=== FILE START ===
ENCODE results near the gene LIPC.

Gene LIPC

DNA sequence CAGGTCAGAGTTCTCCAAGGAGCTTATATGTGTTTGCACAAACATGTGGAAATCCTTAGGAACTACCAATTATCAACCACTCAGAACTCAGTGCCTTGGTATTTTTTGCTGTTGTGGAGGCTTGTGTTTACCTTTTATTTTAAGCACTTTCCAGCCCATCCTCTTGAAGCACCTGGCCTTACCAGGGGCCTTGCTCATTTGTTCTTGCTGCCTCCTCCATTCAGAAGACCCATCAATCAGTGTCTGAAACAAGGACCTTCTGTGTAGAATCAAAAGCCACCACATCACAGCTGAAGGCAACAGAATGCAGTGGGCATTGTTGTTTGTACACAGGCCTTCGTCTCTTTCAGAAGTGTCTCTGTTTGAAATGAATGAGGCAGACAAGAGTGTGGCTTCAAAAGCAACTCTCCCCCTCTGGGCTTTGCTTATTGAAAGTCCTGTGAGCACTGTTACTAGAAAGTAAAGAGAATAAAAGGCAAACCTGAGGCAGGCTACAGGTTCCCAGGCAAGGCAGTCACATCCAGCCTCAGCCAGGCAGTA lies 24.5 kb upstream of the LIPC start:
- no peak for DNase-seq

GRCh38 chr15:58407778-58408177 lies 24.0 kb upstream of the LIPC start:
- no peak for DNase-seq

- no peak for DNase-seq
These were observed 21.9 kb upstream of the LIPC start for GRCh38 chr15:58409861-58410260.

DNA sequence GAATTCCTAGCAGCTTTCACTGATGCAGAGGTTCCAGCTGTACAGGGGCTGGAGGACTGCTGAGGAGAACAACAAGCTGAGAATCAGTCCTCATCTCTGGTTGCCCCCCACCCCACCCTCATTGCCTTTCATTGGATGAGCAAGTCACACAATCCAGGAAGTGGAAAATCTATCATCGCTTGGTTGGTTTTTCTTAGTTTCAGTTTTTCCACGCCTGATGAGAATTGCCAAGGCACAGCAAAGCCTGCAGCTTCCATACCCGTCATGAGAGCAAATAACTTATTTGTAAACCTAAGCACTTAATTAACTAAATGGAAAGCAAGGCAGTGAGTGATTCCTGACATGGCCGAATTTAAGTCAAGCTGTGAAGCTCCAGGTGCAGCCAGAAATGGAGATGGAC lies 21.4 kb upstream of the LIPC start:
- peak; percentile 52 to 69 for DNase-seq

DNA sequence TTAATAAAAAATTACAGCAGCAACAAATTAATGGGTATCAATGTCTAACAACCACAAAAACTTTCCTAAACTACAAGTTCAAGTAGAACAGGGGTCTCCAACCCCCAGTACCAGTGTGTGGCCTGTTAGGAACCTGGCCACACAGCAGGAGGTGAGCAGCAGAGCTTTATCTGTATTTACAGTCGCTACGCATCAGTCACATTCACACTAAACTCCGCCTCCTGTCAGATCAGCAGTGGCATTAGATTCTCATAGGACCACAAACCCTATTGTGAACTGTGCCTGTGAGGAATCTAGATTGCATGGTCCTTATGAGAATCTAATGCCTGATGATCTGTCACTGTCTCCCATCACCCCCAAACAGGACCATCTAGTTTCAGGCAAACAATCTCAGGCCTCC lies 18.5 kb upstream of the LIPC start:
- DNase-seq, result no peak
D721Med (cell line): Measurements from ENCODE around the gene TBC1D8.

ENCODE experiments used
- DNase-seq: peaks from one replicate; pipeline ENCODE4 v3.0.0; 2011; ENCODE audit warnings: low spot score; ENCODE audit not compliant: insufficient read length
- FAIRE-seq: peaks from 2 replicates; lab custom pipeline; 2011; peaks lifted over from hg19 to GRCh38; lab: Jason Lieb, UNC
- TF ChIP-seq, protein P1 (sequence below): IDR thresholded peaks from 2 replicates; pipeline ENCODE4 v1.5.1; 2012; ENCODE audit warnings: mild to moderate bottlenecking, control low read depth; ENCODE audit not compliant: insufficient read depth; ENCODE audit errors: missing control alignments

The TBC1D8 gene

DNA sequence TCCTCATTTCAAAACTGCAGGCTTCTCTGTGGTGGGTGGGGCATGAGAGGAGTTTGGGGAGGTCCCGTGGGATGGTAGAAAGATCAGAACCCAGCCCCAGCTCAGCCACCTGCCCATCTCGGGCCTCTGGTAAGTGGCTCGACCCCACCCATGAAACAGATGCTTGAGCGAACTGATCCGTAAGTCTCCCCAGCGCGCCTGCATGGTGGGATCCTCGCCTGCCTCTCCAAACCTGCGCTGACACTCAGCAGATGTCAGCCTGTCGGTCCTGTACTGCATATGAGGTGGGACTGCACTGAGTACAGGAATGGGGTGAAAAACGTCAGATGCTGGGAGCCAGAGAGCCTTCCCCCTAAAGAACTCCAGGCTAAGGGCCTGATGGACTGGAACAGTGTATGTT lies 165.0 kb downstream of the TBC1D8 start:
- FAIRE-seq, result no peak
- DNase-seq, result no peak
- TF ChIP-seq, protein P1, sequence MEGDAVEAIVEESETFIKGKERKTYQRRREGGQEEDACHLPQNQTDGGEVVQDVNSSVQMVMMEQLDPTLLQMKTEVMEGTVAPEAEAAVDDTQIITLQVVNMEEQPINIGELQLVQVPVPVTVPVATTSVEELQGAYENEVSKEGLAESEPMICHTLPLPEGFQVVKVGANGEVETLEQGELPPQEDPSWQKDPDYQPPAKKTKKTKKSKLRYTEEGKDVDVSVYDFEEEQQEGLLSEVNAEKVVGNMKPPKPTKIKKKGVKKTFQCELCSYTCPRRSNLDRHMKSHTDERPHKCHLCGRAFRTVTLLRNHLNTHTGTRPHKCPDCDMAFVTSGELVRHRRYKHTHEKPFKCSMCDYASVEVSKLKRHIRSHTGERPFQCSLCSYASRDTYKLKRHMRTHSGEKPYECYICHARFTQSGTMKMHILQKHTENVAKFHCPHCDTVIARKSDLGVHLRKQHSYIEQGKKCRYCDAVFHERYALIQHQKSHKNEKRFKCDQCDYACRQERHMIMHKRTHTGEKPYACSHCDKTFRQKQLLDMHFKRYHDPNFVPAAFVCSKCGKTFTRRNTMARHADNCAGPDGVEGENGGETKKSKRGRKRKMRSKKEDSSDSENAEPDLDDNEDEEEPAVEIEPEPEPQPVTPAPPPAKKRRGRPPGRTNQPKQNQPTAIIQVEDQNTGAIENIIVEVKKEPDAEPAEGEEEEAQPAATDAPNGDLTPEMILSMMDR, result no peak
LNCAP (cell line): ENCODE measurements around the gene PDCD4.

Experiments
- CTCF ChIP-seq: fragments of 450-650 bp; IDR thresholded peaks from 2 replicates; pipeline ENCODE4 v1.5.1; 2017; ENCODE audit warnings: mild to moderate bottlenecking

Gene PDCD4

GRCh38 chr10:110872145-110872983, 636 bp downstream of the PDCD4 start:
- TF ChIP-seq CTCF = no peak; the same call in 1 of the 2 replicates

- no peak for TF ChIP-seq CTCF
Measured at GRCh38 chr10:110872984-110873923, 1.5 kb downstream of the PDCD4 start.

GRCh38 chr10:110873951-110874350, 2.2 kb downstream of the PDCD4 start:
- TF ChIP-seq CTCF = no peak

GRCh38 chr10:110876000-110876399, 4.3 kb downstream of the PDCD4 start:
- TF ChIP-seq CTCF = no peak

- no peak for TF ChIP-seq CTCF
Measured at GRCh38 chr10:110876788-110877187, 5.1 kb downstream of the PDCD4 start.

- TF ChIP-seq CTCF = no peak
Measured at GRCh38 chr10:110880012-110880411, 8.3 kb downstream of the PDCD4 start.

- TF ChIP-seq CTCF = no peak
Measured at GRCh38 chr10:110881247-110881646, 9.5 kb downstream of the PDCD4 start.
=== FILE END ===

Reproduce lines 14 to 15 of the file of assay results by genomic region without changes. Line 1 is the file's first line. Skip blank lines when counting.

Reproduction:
ENCODE experiments used
- DNase-seq: peaks from one replicate; pipeline ENCODE4 v3.0.0; 2011; ENCODE audit warnings: low spot score; ENCODE audit not compliant: insufficient read length